The next king of Assyria was Anacyndaraxis & after him reigned his son Sardanapalus the last king of Assyria. Callisthenes relates that there were two kings of Nineveh called Sardanapalus, one stout & valiant, the other soft & effeminate. The first without question <10r> was Assarhadon: for the name Sardanapalus is Asser-hadon-pul. ✝ < insertion from f 9v > ✝ This is that Sardanapalus who, asa[19] Clitarchus tells us, died of old age after he had lost the dominion of Syria. < text from f 10r resumes > The other built Tarsus & Anchiale in Cilicia, & was contemporary to Nabopolassar king of Babylon & to Astyages king of the Medes. For Nabopolassar married his son Nebuchadnezzar to Amyite the daughter of Astyages. And by this marriage having contracted affinity, they conspired against the Assyrians, & being old, their sons Nebuchadnezzar & Cyaneres led the armies of the two nations against Nineveh, caused Sardanapalus to burn himself in his palace, destroyed the city & shared the kingdome of the Assyrians. This victory the Iews refer to the Chaldeans, the Greeks to the Medes, Tobit Polyhistor Iosephus & Ctesias to both. It gave a beginning to the great successes of Nebuchadnezzar & Cyaxeres & laid the foundation of the two collateral Empires of the Babylonians & Medes, these being branches of the Assyrian Empire. And thence the time of the fall of the Assyrian Empire is determined the conquerors being then in their youth. In the reign of Iosiah when Zephany prophesied, Nineveh & the kingdom of Assyria were standing, & their fall was prædicted by that Prophet. (Zeph. I. 1 & II. 13.) And in the end of his reign, Pharaoh Nechoh king of Egypt, the successor of Psammiticus, went up against the king of Assyria to the river Euphrates to fight against Carchemish or Cireusium, & in his way thither slew Iosiah (2 King. XXIII. 29. 2 Chron. XXXV. 20.) But in the third & fourth year of Iehojakim the successor of Iosiah, the two conquerors having taken Nineveh & finished their war in Assyria prosecuted the conquest westward & leading their victorious forces against the king of Egypt as an invader of their right of conquest, they beat him at Carchemish upon Euphrates, & took from him whatever he had newly taken from the Assyrians (2 King. XXIV. 7 Ier. XLVI. 2. Eupolemus apud Euseb. Præp. l. 9. c. 39.) And therefore we cannot err above a year if we refer the destruction of Nineveh & the fall of the Assyrian Empire to the second year of Iehojakim, Anno Nabonass. 140.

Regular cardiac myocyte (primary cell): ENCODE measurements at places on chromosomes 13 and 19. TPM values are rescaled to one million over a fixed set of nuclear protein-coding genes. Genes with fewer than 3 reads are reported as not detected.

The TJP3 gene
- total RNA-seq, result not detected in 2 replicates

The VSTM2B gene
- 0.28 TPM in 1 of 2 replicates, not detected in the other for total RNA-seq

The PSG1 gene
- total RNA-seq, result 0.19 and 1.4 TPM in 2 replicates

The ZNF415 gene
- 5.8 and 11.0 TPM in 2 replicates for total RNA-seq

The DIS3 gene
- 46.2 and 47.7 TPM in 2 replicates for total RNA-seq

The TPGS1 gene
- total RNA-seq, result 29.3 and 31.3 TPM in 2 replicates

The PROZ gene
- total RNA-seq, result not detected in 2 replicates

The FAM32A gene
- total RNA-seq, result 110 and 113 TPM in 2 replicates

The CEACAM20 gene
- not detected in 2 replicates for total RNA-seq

[1] a Ionah. 3. 6. 7.

[2] Amos. 6. 14.

[3] Amos. 8. 7.

[4] Amos. VI. 2

[5] 2 King. XIX. II.

[6] Isa. x. 8.

[7] 1 Chron. v. 26.

[8] 2 King. XVI 9 & XVII. 6

[9] 2 King. XVII. 24 Ezra. IV. 9.

[10] 2 King. XXVI. 29, 30, 31 & XXVII. 33, 34, 35. 2 Chron XXXII. 15.

[11] 2 Chron XXXII. 13.17.

[12] a Annales Tyrij; apud Iosephum l. 9. Antiq. c. ult.

[13] b 2 King. XVII. 6.

[14] c 2 King. XVIII. 24, 30, 31.

[15] d Ezra IV. 10.

[16] Canon Ptoh.

[17] a Sec Isa. 19.

[18] Herod. l. 1. Steph. in Παρθᾶιοι

[19] a Apud Athenæum l. 12 prope medium.